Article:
What Zen does is provide a set of benchmarks to make rational decisions that allow those that practice here to engage competently in life. Essentially, that boils down to hurting no one or causing no pain or suffering. This is a tough road for everyone and much more so for those whose lives have been filled with drama and trauma as well as abuse in all its forms since early childhood.
A second and equally important distinction along these lines is that the Gateless Gate is classified under codes as a monastery as well as there is no paid staff with any form of social services rendered. This means that ex-offenders can live here and not be classified as dangerous persons and by codes relegated to living in an industrial park. As a monastery and according to codes we can be located just about anywhere we want in the city.
Having said that, we are and have been in a residential community for about five years without a single incident that has brought the attention of the law. Members of the program participate in community social events as well as such things as clean up. The community in turn supports some of the activities we are involved in. It is a serendipitous relationship that just worked out as a non-profit, city codes and the community.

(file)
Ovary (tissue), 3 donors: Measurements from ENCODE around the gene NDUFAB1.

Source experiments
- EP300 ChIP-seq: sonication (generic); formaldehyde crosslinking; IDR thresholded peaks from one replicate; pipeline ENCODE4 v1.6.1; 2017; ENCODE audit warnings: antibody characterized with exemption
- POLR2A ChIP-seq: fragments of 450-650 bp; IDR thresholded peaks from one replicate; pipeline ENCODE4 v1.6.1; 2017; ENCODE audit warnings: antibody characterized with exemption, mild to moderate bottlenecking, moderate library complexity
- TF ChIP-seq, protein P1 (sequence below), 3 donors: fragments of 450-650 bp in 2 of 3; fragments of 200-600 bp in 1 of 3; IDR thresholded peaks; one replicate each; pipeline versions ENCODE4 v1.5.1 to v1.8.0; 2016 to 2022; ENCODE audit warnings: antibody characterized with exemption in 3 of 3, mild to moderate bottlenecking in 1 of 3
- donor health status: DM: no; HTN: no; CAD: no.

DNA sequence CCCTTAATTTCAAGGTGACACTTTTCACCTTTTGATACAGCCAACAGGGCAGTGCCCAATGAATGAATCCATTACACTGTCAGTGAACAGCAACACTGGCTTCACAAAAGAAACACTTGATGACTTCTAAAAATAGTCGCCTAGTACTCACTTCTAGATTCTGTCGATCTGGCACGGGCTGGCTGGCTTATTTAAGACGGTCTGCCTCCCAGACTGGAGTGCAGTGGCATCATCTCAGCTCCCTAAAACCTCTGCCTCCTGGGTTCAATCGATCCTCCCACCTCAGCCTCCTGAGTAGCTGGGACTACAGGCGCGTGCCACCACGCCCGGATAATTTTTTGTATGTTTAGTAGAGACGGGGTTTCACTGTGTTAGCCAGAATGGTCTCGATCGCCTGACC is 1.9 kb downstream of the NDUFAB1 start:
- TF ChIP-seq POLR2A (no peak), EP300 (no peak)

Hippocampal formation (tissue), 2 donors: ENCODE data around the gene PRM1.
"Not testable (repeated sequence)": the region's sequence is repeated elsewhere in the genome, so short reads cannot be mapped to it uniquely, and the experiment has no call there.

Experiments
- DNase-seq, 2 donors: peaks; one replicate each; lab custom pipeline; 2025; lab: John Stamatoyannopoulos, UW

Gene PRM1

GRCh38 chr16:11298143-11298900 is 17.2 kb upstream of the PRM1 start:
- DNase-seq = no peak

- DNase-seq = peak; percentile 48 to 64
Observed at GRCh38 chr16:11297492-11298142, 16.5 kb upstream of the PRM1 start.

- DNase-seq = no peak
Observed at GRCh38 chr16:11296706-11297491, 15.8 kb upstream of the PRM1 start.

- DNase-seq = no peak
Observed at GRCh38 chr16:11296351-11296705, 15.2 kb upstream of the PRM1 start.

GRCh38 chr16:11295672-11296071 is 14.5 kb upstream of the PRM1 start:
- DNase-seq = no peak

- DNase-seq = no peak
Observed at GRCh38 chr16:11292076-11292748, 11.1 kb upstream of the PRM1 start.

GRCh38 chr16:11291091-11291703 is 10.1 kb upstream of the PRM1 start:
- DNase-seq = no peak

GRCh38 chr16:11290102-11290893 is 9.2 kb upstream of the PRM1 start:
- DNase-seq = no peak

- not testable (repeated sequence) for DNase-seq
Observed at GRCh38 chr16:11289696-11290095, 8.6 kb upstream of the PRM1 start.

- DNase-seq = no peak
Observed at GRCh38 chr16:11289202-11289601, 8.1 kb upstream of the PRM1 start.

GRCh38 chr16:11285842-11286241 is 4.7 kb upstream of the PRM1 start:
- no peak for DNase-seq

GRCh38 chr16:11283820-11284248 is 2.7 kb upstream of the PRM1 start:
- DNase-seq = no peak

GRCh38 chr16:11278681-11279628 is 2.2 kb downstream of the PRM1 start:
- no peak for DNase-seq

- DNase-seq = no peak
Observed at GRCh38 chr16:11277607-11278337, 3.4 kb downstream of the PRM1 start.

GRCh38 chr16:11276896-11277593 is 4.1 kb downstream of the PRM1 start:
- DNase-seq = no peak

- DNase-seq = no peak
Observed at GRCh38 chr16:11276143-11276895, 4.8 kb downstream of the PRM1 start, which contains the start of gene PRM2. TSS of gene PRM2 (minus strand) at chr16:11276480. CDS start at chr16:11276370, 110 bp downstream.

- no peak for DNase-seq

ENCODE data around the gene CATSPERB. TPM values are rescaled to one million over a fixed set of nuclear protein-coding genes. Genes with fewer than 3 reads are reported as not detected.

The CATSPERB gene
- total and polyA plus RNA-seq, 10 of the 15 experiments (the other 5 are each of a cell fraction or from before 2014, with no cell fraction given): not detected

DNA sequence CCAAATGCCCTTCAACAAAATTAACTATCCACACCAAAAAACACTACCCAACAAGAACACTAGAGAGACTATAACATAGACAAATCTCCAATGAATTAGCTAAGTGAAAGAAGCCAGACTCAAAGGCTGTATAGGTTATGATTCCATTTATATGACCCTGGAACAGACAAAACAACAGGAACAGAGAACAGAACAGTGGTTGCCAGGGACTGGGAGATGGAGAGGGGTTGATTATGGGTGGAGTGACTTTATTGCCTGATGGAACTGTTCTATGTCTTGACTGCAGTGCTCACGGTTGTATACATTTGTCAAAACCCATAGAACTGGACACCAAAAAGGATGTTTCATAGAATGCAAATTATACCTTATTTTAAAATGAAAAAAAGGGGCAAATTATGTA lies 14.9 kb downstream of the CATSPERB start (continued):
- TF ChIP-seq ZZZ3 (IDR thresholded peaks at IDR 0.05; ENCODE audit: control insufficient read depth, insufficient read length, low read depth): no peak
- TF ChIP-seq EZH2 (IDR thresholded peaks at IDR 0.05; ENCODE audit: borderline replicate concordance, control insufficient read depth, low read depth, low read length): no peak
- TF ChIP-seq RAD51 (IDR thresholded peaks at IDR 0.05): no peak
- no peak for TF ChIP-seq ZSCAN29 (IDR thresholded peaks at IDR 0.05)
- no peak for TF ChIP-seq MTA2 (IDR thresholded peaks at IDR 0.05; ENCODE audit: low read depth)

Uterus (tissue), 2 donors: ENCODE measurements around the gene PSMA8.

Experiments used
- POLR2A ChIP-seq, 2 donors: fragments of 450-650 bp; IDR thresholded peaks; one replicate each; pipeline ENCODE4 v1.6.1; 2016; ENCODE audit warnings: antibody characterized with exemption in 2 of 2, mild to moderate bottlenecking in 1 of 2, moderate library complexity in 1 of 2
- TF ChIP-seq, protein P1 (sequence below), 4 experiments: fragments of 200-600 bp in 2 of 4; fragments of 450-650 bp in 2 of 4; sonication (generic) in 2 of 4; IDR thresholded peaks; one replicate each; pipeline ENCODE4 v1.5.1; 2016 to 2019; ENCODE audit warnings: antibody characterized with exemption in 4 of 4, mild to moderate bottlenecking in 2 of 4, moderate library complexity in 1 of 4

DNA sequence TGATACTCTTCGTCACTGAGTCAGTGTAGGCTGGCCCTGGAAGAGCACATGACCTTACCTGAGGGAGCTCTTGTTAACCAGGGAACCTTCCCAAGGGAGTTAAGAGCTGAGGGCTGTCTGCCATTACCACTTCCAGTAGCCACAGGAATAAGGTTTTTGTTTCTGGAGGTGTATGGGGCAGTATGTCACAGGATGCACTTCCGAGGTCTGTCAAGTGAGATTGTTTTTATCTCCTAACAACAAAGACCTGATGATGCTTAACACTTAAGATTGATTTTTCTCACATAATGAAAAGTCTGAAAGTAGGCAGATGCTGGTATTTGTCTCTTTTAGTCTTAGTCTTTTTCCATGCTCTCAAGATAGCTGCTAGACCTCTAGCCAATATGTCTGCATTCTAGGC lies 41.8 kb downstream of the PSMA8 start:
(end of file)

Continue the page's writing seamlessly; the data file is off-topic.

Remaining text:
One of the biggest surprises is that when you bring together a group of like minded people with similar backgrounds is that you develop a rather cohesive and self supporting group. This is emerging at the center in the form of a strong sisterhood of those that have been to prison. They don’t have to hide or explain anything. They are focused on recovery, education and getting a life. They see each other stumble and are there to help them. They as a group are over achievers and for the most part at the top of the class in education endeavors. We have received incredible support from Santa Fe College in getting these men and women from college to prison. Not because it is an official policy of the school but because the staff as individuals sees the potential of the individuals and reaches out to help them.
Have we made mistakes, most certainly. Are we perfect, most certainly not. However, what we are is a Zen center with individuals attempting to learn those skills that will allow them to engage competently in life.